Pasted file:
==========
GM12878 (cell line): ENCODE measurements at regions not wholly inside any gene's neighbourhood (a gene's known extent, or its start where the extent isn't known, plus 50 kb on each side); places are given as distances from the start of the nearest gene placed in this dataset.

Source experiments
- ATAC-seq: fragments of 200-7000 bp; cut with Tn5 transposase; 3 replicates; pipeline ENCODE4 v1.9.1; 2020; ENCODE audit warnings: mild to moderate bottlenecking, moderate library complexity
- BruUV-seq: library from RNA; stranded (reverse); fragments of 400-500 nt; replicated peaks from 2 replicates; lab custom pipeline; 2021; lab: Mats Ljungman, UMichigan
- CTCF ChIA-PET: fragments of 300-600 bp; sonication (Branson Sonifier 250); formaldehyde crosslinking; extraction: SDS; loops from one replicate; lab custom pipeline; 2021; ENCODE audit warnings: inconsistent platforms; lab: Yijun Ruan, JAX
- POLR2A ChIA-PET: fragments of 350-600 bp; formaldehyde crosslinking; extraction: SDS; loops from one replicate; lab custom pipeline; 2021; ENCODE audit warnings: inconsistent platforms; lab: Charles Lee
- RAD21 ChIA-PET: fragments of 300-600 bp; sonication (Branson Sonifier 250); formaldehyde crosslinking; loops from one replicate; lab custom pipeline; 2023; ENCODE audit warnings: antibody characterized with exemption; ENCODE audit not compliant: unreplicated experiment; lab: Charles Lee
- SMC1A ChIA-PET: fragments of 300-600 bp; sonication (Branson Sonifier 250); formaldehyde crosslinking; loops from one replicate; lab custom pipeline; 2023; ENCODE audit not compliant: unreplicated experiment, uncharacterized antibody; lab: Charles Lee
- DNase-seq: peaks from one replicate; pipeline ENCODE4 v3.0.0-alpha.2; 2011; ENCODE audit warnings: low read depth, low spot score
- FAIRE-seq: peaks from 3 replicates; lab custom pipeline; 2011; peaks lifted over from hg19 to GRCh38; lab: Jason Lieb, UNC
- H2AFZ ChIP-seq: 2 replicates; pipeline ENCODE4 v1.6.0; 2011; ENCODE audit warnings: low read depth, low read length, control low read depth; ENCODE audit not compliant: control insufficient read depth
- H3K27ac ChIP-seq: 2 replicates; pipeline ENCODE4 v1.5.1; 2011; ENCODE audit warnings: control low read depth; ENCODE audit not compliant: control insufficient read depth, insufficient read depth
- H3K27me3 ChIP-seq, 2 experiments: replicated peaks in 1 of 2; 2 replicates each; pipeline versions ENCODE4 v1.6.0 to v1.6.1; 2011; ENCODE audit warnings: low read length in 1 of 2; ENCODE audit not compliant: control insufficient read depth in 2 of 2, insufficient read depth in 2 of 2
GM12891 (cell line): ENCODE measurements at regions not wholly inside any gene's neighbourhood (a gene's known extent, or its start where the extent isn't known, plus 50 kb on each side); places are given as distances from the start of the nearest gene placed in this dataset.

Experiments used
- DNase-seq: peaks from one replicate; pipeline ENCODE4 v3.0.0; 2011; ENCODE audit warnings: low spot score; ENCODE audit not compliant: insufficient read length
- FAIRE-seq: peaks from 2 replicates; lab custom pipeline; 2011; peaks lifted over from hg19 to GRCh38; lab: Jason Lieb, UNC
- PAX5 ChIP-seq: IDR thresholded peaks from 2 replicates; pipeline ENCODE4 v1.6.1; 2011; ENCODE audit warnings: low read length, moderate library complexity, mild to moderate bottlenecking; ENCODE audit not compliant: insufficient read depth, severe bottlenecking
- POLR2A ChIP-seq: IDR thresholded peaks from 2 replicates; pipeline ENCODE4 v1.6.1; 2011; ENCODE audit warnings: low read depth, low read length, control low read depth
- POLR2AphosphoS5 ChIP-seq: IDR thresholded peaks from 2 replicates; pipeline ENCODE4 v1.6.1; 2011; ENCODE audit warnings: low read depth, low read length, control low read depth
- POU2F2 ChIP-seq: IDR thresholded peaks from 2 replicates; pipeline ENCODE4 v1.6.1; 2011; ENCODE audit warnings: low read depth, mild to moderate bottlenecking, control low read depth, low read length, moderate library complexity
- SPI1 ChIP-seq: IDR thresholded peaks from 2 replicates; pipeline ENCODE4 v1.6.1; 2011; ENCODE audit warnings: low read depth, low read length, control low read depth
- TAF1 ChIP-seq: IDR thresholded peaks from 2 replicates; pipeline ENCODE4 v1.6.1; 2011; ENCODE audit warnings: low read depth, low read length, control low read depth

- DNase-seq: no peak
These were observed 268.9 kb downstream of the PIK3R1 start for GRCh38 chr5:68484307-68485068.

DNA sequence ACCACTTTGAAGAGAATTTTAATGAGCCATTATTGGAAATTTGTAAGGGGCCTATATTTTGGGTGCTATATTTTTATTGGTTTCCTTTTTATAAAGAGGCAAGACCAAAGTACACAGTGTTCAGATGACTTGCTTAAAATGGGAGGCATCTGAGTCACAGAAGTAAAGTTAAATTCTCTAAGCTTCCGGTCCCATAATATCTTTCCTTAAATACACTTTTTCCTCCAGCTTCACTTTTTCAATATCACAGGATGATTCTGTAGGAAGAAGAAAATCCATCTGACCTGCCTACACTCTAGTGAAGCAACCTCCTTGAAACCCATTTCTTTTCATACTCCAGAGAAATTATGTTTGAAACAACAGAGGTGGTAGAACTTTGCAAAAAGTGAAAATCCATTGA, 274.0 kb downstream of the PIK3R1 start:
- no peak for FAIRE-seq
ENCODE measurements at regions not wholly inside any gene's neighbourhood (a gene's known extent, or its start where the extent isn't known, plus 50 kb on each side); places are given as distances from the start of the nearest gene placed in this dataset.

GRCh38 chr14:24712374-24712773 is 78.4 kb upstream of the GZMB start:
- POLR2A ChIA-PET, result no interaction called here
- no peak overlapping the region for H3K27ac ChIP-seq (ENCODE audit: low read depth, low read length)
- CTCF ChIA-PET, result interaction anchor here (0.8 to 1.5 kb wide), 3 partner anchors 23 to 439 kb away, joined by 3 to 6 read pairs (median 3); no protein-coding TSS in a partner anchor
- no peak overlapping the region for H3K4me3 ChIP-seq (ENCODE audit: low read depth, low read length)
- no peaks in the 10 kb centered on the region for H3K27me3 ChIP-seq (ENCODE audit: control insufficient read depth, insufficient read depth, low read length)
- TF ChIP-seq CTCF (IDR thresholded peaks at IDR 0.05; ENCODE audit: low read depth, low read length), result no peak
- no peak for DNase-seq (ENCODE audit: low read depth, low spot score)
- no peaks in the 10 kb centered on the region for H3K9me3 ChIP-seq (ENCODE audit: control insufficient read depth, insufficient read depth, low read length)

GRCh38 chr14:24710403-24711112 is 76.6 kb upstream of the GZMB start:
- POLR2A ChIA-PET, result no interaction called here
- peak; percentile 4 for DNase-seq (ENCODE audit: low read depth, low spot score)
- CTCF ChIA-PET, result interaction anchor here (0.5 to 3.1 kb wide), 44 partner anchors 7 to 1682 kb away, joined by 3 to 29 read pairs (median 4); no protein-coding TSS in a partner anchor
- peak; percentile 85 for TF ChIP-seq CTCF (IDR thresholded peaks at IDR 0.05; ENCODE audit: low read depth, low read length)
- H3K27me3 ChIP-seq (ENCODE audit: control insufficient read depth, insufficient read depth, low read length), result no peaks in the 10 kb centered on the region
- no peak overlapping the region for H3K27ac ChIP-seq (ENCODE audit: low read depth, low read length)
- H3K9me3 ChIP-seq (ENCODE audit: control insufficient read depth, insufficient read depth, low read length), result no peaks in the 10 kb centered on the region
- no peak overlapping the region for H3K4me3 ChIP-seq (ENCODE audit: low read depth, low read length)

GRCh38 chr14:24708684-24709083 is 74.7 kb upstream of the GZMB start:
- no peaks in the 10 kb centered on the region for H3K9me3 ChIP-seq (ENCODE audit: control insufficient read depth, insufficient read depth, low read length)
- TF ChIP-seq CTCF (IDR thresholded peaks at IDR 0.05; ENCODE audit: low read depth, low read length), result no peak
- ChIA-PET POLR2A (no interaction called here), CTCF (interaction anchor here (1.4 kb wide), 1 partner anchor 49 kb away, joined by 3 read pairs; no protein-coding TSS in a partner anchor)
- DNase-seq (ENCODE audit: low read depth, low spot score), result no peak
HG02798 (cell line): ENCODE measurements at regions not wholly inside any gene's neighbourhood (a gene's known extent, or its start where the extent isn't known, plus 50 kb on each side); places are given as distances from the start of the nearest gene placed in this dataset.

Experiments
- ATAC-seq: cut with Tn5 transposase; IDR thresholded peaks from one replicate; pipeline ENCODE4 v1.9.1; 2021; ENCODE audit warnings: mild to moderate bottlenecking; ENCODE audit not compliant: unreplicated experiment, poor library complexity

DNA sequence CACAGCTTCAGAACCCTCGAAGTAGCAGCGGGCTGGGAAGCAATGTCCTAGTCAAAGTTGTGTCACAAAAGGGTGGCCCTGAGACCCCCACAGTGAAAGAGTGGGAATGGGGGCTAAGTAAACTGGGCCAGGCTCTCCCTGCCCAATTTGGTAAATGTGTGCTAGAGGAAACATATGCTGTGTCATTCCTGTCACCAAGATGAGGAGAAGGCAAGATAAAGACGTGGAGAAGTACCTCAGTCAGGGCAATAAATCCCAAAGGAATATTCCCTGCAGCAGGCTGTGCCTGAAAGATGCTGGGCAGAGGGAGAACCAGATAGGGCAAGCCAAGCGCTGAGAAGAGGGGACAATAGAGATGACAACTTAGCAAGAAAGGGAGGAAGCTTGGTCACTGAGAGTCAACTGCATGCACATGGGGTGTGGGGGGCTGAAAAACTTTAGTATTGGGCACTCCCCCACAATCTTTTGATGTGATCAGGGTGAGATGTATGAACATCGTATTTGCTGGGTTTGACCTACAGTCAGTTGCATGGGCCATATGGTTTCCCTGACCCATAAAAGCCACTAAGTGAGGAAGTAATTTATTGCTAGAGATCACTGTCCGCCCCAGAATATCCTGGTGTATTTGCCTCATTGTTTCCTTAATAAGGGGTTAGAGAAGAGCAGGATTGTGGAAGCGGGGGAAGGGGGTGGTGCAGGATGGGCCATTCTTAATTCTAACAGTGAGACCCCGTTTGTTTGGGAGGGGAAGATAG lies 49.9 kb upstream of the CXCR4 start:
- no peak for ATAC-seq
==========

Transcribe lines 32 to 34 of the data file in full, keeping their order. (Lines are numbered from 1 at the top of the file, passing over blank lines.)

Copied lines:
- CTCF ChIA-PET, result interaction anchor here (0.8 to 1.5 kb wide), 3 partner anchors 23 to 439 kb away, joined by 3 to 6 read pairs (median 3); no protein-coding TSS in a partner anchor
- no peak overlapping the region for H3K4me3 ChIP-seq (ENCODE audit: low read depth, low read length)
- no peaks in the 10 kb centered on the region for H3K27me3 ChIP-seq (ENCODE audit: control insufficient read depth, insufficient read depth, low read length)